< Back to S. 1904 (112th Congress, 2011–2013)

Text of the Welfare Reform Act of 2011

This bill was introduced on November 17, 2011, in a previous session of Congress, but was not enacted. The text of the bill below is as of Nov 17, 2011 (Introduced).

Source: GPO

II

112th CONGRESS

1st Session

S. 1904

IN THE SENATE OF THE UNITED STATES

November 17, 2011

(for himself, Mr. Lee, Mr. Vitter, Mr. Paul, Mr. Sessions, Mr. Graham, Mr. Inhofe, and Mr. Coburn) introduced the following bill; which was read twice and referred to the Committee on Finance

A BILL

To provide information on total spending on means-tested welfare programs, to provide additional work requirements, and to provide an overall spending limit on means-tested welfare programs.

1.

Short title

This Act may be cited as the Welfare Reform Act of 2011.

2.

Table of contents

The table of contents of this Act is as follows:

Sec. 1. Short title.

Sec. 2. Table of contents.

TITLE I—TANF Reforms

Sec. 101. Short title.

Sec. 102. Elimination of temporary modification of the caseload reduction credit.

Sec. 103. Reduction in funding of State family assistance grants.

TITLE II—Modifications to Food Stamp Program

Sec. 201. Restoration of Act short title and references to the food stamp program.

Sec. 202. Work requirements.

Sec. 203. Definition of food.

Sec. 204. Termination of benefit increase.

TITLE III—Reporting of means-tested welfare spending in President’s budget submission

Sec. 301. Additional information in President’s budget submission.

TITLE IV—Aggregate cap for means-tested welfare spending

Sec. 401. Definition of means-tested welfare spending.

Sec. 402. Reports to budget committees.

Sec. 403. Content of concurrent resolutions on the budget.

Sec. 404. Allocations of means-tested welfare spending.

Sec. 405. Reconciliation.

TITLE V—Grants to promote self-sufficiency

Sec. 501. Grants to States.

TITLE VI—Prohibition on funding of abortion

Sec. 601. Prohibition on funding for abortions.

Sec. 602. Prohibition on funding for health benefits plans that cover abortion.

Sec. 603. Prohibition on tax benefits relating to abortion.

Sec. 604. Construction relating to separate coverage.

Sec. 605. Construction relating to the use of non-Federal funds for health coverage.

Sec. 606. Treatment of abortions related to rape, incest, or preserving the life of the mother.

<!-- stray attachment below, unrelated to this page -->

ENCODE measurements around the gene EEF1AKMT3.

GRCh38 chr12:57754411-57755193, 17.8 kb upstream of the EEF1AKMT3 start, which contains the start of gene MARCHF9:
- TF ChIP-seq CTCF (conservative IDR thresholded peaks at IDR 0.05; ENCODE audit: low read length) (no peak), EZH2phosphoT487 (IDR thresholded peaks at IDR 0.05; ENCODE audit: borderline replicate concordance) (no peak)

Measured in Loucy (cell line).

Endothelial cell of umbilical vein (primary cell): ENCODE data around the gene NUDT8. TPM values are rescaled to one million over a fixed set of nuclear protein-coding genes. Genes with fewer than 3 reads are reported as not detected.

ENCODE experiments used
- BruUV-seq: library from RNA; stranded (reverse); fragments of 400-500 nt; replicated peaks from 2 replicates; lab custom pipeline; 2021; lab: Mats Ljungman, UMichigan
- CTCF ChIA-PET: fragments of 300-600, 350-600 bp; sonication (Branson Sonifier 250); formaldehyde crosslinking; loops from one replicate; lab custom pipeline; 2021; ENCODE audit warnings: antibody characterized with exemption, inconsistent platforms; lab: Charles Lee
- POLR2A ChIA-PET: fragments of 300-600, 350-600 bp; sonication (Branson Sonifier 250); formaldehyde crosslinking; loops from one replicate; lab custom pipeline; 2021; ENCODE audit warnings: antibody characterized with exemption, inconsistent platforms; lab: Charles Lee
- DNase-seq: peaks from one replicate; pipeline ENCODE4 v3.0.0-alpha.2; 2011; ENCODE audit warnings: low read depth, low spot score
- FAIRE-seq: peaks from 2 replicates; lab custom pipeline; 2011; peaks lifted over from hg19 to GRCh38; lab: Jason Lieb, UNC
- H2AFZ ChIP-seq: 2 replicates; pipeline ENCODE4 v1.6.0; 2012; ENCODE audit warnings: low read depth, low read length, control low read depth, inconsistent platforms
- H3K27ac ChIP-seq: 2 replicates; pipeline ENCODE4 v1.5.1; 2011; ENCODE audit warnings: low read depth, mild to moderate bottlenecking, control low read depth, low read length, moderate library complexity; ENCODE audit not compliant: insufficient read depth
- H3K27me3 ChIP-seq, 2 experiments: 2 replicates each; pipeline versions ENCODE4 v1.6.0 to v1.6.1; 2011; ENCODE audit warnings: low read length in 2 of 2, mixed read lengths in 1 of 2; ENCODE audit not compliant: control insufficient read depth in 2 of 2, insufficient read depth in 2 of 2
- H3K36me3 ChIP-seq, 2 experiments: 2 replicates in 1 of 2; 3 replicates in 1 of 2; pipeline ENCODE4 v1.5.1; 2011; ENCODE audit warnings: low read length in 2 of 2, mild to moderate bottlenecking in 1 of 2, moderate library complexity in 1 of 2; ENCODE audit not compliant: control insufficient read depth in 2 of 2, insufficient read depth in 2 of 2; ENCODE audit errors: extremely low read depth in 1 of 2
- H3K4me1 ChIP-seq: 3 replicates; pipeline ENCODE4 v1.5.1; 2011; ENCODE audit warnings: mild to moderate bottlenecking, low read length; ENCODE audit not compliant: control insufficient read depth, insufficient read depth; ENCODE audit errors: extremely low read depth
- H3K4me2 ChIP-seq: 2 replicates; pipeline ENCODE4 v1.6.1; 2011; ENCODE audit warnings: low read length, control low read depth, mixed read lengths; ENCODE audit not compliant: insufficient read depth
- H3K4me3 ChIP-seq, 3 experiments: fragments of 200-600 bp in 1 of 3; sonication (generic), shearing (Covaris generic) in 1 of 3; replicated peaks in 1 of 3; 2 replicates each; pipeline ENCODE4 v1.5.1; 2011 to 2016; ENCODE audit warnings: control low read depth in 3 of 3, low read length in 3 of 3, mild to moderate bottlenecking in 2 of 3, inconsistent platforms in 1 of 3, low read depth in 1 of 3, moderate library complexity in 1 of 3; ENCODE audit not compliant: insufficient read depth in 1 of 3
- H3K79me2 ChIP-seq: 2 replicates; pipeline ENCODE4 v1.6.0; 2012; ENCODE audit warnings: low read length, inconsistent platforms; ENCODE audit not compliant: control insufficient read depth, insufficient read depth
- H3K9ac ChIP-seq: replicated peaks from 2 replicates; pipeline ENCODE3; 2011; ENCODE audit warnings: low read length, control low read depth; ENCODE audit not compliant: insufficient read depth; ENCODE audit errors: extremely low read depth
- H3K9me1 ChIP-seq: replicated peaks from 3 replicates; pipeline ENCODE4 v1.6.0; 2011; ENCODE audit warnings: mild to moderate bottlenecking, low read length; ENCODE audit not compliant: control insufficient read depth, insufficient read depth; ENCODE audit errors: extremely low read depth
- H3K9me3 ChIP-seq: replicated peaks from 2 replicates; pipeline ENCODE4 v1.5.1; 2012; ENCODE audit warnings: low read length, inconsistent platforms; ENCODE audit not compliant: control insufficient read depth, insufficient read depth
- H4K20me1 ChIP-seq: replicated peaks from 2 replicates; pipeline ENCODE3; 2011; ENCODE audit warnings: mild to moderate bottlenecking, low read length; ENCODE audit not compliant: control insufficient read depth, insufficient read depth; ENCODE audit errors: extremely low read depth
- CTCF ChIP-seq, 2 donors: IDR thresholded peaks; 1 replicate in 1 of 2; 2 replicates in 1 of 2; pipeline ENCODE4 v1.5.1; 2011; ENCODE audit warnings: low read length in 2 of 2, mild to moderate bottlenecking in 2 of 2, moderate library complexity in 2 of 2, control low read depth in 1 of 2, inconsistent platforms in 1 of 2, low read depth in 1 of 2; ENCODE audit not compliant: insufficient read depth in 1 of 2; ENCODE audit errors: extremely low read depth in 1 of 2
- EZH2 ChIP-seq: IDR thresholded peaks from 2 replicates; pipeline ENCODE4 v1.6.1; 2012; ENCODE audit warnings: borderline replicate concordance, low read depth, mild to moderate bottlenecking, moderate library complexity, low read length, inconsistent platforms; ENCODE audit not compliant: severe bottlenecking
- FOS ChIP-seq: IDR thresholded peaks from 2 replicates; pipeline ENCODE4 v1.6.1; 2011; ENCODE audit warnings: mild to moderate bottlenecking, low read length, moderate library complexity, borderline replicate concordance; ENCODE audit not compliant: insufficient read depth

I

TANF Reforms

101.

Short title

This title may be cited as the Welfare Reform Restoration Act.

102.

Elimination of temporary modification of the caseload reduction credit

(a)

In general

Section 407(b)(3)(A)(i) of the Social Security Act (42 U.S.C. 607(b)(3)(A)(i)) is amended by striking (or if the immediately preceding fiscal year is fiscal year 2008, 2009, or 2010, then, at State option, during the emergency fund base year of the State with respect to the average monthly assistance caseload of the State (within the meaning of section 403(c)(9)), except that, if a State elects such option for fiscal year 2008, the emergency fund base year of the State with respect to such caseload shall be fiscal year 2007)).

(b)

Conforming amendments

Section 2101 of the American Recovery and Reinvestment Act of 2009 (123 Stat. 448–449; Public Law 111–5) is amended—

(1)

in subsection (a)(2), by striking , except that paragraph (9) of such subsection shall remain in effect until October 1, 2011, but only with respect to section 407(b)(3)(A)(i) of such Act; and

(2)

by striking subsection (d)(2).

103.

Reduction in funding of State family assistance grants

Section 403(a)(1)(C) of the Social Security Act (42 U.S.C. 603(a)(1)(C)) is amended by striking 2003 $16,566,542,000 and inserting 2011 and each succeeding fiscal year $15,566,042,000, notwithstanding any other provision of law.

II

Modifications to Food Stamp Program

201.

Restoration of Act short title and references to the food stamp program

(a)

In general

Effective June 18, 2008, sections 4001 and 4002 of the Food, Conservation, and Energy Act of 2008 (Public Law 110–246; 122 Stat. 1853) and the amendments made by those sections are repealed.

(b)

Application

The Food Stamp Act of 1977 (7 U.S.C. 2011 et seq.) and each provision of law amended by section 4001 or 4002 of the Food, Conservation, and Energy Act of 2008 (Public Law 110–246; 122 Stat. 1853), shall be applied and administered as if those sections and the amendments made by those sections had not been enacted.

202.

Work requirements

(a)

Declaration of policy